Most companies try to manage the maturity schedule of their outstanding debt by buying back the shorter maturity debt in their capital structure. Bonds that fall into this category tend to offer a lower yield and a lower level of volatility than comparable, longer-maturity bonds. This lower level of risk is due to the borrower’s need to address the short bonds in its capital structure (buy-back, refinance, or pay-in-full at maturity) before they address any other issues.
High-yield mutual funds are sellers of this type of paper due to their need of high-yielding bonds to hold long-term. This creates opportunities for investors to obtain low-volatility yield with the potential of a short term redemption event. An example of this is the Chesapeake Bonds of 2018, these bonds have displayed low volatility and offer a coupon of 6.875%. On April 29, 2011 Chesapeake Energy Corp. used excess cash on its balance sheet to buy-back $126 million of its 6.875% bonds at a premium.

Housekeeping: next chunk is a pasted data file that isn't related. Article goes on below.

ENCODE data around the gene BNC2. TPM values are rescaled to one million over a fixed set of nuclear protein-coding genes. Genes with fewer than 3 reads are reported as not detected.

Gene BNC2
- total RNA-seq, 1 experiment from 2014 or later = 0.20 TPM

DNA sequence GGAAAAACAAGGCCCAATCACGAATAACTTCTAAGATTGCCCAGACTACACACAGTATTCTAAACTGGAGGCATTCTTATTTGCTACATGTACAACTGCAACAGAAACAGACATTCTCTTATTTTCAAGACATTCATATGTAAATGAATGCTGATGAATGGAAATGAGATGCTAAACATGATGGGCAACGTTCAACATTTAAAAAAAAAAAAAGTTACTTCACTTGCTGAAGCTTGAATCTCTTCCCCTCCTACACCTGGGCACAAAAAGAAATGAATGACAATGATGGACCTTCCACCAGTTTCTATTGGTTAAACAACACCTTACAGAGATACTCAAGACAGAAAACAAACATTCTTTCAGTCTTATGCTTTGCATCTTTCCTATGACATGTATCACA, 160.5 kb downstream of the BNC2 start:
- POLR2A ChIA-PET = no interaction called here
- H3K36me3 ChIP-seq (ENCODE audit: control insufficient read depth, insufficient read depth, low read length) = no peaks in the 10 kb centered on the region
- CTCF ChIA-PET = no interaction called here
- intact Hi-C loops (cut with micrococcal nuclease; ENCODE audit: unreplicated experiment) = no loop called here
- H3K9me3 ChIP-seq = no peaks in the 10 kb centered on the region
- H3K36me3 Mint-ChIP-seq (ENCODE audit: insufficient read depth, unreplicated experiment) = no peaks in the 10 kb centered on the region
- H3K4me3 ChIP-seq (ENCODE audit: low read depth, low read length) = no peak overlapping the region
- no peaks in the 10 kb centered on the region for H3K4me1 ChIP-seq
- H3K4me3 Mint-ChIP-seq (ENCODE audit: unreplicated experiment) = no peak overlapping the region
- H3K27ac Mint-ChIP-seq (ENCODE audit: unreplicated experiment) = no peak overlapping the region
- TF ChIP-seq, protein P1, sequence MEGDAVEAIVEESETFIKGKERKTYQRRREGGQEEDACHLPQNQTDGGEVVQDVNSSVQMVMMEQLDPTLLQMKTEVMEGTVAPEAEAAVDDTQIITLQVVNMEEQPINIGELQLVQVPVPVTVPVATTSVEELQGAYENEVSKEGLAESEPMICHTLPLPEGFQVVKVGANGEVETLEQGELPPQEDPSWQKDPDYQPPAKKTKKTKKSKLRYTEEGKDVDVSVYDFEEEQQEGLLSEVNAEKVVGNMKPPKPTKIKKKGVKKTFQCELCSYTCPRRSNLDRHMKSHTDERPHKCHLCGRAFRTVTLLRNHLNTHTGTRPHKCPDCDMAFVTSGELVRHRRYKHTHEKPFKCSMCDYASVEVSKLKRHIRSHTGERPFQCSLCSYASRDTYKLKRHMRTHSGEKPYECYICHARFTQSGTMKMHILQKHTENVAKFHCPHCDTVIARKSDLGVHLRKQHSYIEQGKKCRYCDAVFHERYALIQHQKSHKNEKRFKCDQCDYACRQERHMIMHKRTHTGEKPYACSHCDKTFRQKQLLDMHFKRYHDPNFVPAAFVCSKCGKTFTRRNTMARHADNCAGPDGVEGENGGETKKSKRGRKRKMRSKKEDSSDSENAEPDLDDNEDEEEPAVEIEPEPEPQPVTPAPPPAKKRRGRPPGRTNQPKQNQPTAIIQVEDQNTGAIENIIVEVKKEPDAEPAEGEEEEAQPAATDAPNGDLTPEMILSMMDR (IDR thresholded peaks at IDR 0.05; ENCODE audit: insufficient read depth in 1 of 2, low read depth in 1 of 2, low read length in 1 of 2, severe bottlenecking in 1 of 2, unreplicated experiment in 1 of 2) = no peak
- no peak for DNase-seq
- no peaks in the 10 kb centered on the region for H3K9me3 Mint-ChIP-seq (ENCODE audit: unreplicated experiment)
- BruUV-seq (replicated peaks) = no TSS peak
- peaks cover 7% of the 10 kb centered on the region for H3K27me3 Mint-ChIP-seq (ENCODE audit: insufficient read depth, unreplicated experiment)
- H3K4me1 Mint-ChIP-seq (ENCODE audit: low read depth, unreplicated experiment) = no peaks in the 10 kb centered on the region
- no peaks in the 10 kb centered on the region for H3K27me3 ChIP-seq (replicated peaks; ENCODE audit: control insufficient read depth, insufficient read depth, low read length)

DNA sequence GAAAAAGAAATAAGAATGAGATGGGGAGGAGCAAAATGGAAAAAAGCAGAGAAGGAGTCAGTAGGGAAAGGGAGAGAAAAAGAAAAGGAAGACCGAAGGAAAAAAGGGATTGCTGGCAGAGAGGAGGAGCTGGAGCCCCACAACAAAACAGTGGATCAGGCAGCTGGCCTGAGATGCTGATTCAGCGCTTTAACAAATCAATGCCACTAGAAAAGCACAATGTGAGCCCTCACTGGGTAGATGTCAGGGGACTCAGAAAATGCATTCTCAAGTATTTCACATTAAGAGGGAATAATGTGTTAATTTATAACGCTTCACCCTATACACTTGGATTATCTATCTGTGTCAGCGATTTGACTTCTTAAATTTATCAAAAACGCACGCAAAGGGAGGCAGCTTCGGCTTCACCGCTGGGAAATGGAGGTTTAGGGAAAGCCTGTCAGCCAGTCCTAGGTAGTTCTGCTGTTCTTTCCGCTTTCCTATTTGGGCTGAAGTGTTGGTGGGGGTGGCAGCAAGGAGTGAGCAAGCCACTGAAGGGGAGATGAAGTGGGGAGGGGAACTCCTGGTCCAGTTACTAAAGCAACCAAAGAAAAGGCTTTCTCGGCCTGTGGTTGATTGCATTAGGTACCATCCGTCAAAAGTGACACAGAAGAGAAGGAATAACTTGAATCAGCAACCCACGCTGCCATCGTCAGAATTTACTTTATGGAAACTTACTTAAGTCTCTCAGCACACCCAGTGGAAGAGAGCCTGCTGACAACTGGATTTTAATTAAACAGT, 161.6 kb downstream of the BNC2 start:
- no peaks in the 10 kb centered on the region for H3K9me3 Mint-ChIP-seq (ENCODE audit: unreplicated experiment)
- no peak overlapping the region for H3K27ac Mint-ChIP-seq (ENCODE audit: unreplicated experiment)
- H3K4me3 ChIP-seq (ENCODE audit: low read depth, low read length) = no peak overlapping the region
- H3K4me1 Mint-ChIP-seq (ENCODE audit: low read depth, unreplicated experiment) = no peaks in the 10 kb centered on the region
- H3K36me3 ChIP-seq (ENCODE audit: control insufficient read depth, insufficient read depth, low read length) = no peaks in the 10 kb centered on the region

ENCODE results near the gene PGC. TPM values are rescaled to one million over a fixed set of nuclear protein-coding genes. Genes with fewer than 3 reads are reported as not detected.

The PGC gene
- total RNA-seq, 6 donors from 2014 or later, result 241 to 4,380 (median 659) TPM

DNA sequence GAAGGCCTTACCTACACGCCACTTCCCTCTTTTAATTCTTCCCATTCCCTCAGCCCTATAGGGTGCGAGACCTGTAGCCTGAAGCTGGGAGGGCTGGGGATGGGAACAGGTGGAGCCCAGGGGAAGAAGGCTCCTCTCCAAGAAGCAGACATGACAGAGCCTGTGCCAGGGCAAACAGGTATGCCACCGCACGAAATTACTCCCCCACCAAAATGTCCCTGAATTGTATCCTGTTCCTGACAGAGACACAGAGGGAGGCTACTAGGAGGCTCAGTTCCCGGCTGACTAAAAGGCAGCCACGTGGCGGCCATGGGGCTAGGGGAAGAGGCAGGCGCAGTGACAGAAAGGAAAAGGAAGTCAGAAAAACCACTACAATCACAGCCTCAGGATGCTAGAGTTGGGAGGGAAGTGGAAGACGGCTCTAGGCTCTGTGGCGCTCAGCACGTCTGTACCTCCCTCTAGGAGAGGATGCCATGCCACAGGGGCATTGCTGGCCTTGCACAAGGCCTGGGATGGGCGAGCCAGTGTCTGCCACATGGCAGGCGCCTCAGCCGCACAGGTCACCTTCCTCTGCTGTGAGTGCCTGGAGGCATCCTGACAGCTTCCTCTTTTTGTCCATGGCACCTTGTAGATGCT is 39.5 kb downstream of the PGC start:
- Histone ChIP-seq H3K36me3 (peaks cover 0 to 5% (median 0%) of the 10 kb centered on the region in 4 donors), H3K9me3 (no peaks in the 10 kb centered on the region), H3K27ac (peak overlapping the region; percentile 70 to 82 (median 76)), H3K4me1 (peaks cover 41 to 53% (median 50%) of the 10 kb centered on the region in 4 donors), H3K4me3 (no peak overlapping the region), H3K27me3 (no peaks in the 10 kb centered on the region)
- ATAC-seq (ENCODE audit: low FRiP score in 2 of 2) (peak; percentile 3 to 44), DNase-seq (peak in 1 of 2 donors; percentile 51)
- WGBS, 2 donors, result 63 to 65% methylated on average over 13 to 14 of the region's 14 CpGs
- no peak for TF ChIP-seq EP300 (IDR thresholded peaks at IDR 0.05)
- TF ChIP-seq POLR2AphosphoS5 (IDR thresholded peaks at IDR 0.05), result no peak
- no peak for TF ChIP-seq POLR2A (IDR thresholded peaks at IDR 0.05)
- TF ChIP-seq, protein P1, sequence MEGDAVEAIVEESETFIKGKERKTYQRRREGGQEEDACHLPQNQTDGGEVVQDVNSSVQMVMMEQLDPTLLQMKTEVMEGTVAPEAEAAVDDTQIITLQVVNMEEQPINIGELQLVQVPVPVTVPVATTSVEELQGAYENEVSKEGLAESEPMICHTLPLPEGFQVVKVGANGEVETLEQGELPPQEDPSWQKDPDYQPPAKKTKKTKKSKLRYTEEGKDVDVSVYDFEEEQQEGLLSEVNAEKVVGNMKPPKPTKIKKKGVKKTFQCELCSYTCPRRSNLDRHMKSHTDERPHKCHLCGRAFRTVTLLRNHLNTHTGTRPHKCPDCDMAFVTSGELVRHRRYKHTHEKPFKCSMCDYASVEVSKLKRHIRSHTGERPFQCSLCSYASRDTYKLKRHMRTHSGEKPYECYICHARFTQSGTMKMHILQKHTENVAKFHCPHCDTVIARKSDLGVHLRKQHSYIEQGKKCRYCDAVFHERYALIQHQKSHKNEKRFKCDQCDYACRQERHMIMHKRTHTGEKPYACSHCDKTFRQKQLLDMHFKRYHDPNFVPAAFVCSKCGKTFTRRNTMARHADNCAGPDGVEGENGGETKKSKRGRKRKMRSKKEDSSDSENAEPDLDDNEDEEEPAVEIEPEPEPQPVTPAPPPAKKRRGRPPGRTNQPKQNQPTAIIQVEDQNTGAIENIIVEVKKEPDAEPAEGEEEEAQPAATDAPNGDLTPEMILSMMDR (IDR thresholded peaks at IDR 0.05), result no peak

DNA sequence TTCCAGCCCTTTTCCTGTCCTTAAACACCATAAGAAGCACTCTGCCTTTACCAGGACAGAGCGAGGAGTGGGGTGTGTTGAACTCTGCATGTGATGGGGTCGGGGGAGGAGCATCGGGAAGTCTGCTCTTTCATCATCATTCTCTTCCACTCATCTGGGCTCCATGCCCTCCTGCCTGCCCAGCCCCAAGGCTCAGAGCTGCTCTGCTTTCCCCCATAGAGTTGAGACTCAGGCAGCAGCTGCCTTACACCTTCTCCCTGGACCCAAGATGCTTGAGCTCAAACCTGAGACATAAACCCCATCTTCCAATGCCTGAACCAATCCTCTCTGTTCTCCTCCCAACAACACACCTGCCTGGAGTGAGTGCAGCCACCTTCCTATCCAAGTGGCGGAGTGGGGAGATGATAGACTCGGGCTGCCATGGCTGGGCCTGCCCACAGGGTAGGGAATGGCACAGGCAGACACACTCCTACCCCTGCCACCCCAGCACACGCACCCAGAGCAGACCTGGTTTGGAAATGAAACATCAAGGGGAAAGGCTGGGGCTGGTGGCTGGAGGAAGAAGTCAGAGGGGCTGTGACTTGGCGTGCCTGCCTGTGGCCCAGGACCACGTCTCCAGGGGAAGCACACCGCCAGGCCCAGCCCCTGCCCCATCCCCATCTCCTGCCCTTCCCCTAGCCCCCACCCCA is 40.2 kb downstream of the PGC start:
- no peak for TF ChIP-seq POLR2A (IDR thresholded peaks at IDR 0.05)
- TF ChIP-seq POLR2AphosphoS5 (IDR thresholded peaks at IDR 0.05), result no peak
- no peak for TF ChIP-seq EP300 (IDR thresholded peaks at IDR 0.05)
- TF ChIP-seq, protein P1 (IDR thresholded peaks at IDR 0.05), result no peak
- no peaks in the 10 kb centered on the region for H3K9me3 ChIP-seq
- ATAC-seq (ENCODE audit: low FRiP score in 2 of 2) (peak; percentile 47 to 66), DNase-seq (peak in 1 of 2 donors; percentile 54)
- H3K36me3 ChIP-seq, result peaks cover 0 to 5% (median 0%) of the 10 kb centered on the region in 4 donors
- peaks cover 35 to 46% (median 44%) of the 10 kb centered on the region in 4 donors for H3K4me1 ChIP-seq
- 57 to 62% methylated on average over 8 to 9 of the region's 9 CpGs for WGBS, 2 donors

Short Maturity Bonds
|Issue||Rating||Size||Maturity||Equity Market Cap.|
|HCA Inc. 5.75% Due 2014||B3/B-||$500M||3/15/2014||$11.56 Billion (NYSE: HCA)|
6.5% Due 2017
|Ba3/BB+||$1.1B||8/15/2017||$14.17 Billion (NYSE: CHK)|
|FMG Resources 7% Due 2015||B1/BB-||$2.04B||11/1/2015||$18.25 Billion (ASX: FMG)|
|AES Corp. 7.75% Due 2015||Ba3/BB-||$500M||10/15/2015||$9.90 Billion (NYSE: AES)|
|Tesoro Corp. 6.625% Due 2015||Ba1/BB+||$450M||11/1/2015||$3.53 Billion (NYSE: TSO)|